Kocomo has raised $ 56 million to advance his mission of democratizing owning a luxury second home in popular vacation destinations like the Caribbean and Mexico.
While timeshare can still conjure up images of Las Vegas sellers and the early 2000s, a new startup is hoping to give the concept a modern and luxurious update.
Mexico City-based Kocomo launched earlier this year but has already raised $ 6 million in equity and $ 50 million in debt from investors interested in its product: jointly owned luxury homes in popular vacation destinations, just one short flight from the US.
Everything is very new – the company quietly launched in May with a beta version of its website being shown to a small group of waiting list customers – but already has dozens of high-comfort perks valued at $ 1 million to $ 4 million in which people can buy for a fraction of the property of around $ 250,000.
“I have three children and use Airbnb a lot, but it didn’t allow me to create memories in one place while buying an entire house straight away and only using it for two or three weeks a year, made no sense.” Martin Schrimpff said Inman. “We saw the opportunity to do something different and tap into an almost entirely new asset class of people [in between those] who only rent and buy the real estate directly. “
The idea that Schrimpff and his co-founder Tom Baldwin came up with during the pandemic is to democratize the idea of the vacation home so more people can have access to one without paying the price of $ 1 million and more for a luxury Caribbean property. Unlike a traditional timeshare, however, the shares are actually owned and not sold as a “right of use” to the buyer. This enables buyers to accumulate equity as property values rise, while also renting the weeks they are not using as additional income.
“Timeshares get a bad rap for a reason: they don’t actually own the underlying property and the resale market is terrible, while rentals of this type of property can cost anywhere from $ 15,000 to $ 20,000,” Baldwin said. “That’s how Martin and I started thinking about the world of vacation real estate and creating an opportunity for people to go on vacation that connects them emotionally, but also makes financial sense.”
One such product is a competitor to Pacaso, the second home startup that former Zillow executives Spencer Rascoff and Austin Allison launched in October 2020 and raised $ 75 million in funding in March. Schrimpff said their unique selling proposition is that the homes they have bought are outside of the United States and not in places a short drive from their primary residence.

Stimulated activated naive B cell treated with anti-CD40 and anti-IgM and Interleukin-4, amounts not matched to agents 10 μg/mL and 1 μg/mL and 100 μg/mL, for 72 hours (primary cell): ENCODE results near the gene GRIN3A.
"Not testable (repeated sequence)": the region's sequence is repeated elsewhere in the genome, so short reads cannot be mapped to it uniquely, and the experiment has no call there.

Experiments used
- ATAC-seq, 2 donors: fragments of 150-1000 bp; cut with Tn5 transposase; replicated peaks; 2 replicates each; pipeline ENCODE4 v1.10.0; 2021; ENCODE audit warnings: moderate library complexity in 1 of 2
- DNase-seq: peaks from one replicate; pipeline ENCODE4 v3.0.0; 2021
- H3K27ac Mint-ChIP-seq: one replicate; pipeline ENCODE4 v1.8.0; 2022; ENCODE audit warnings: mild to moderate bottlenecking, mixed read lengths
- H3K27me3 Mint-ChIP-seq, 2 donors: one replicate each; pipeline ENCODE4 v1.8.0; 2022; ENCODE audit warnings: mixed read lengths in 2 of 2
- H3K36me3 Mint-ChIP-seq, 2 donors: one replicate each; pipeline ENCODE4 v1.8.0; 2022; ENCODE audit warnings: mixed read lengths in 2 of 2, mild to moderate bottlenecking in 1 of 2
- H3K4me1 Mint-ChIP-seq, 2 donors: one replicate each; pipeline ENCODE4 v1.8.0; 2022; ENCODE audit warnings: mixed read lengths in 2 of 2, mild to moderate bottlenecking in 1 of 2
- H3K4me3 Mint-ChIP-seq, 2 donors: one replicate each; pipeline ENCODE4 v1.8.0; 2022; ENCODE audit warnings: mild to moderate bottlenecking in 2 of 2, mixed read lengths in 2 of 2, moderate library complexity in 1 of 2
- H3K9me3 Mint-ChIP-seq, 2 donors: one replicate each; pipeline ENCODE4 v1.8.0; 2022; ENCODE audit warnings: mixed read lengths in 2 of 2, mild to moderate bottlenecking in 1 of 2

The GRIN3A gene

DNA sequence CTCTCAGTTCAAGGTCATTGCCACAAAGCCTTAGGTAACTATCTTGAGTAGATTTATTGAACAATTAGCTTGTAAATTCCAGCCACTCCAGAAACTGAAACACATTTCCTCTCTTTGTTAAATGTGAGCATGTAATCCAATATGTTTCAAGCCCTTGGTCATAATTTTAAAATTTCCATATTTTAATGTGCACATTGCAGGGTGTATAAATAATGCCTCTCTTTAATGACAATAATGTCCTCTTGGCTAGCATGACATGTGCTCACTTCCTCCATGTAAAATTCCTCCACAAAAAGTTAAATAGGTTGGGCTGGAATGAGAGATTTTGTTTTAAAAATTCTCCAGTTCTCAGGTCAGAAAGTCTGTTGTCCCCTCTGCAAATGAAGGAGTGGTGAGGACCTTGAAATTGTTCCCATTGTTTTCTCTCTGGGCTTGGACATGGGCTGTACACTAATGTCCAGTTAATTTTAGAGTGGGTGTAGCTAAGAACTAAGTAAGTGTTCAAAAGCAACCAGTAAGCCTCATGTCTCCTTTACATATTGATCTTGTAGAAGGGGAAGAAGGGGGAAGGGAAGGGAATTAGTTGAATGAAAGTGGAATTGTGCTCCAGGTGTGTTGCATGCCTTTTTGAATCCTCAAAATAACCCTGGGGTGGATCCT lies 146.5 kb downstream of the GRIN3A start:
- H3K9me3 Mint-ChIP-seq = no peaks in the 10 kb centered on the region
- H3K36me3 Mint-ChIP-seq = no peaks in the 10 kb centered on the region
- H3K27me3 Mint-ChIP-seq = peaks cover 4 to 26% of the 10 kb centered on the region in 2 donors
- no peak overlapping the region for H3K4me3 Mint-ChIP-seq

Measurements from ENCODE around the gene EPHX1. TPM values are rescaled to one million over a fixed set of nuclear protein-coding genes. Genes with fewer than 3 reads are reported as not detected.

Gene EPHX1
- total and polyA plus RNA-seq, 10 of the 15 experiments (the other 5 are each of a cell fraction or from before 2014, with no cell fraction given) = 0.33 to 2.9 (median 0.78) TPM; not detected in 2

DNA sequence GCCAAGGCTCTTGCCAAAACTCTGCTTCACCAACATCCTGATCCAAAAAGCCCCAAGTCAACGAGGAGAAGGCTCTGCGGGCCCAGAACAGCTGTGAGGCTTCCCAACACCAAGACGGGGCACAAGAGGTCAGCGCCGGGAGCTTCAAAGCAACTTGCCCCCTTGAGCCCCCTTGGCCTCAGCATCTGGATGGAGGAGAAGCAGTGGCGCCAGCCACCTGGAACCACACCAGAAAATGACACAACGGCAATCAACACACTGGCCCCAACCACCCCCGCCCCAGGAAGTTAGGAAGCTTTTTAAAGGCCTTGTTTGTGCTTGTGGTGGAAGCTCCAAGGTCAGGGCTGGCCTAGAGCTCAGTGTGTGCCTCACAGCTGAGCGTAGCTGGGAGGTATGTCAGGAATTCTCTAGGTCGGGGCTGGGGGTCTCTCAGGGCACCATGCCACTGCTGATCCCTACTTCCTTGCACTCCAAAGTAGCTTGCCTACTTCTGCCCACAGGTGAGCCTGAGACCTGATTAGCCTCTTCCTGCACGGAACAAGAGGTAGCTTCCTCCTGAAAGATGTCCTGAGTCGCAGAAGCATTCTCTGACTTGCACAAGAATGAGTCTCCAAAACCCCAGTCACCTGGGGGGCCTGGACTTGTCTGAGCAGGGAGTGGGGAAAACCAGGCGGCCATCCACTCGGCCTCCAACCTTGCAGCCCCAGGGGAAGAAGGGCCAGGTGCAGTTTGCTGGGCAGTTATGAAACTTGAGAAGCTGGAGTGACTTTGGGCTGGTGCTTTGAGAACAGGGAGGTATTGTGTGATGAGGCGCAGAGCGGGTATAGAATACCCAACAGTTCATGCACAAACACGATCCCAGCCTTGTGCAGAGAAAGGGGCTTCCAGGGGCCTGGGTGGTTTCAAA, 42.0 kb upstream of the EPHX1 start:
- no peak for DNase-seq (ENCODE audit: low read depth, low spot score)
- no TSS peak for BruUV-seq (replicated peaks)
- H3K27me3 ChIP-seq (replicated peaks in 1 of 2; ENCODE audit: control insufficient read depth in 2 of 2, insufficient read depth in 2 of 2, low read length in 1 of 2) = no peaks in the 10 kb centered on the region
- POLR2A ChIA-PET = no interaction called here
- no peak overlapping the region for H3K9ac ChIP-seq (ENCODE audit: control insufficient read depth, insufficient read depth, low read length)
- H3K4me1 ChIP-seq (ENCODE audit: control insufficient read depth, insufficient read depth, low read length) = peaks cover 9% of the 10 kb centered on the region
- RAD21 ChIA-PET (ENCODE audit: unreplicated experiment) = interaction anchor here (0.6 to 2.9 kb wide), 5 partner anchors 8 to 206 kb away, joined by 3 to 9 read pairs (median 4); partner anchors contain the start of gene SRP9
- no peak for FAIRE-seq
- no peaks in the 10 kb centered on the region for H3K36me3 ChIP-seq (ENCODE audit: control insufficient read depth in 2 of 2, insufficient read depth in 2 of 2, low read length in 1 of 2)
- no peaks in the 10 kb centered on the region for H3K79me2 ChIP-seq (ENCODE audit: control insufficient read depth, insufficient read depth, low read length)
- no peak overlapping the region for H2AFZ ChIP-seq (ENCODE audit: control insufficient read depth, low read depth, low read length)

“Our goal is to facilitate these cross-border transactions,” said Schrimpff. “We know we know Mexico well and want to build trust between Canadians and Americans who want to buy and who need a trusted company to help them make that purchase.”
Property can only be shared by one other family or up to eight others. Kocomo buys the houses through an American LLC, divides the time between the co-owners and takes care of the necessary upkeep and maintenance. They also allow the owners to rent out their unused weeks for additional income, while Pacaso limits the use of the properties to the co-owners. Once a year, the various shareholders choose the desired weeks – the system ensures that every owner has access to both the high season and the low season.
Right now, Kocomo is looking for investor money to buy 20 homes across the board in Mexican cities like Los Cabos, Punta Mita and Tulum. The company’s target audience is high-earning people aged 35 and over – people with children who typically plan the same vacation year after year but may not necessarily want to deal with the high costs and high real estate fees of a second home.
“Typically, partial ownership was taken by developers who cut it to pieces, charged fees that weren’t completely transparent, and added too much margin,” Baldwin said. “That’s what we’re trying to disrupt because we believe that co-ownership will really take off around the world if done right.”
AllVP and Vine Ventures jointly ran the equity, while Architect Capital financed the debt. Further investors are Picus Capital, Fontes – QED, FJ Labs, Clocktower Technology Ventures and JAW as well as the Latin American startups Loft, Cornershop, Kavak and Creditas.
Email to Veronika Bondarenko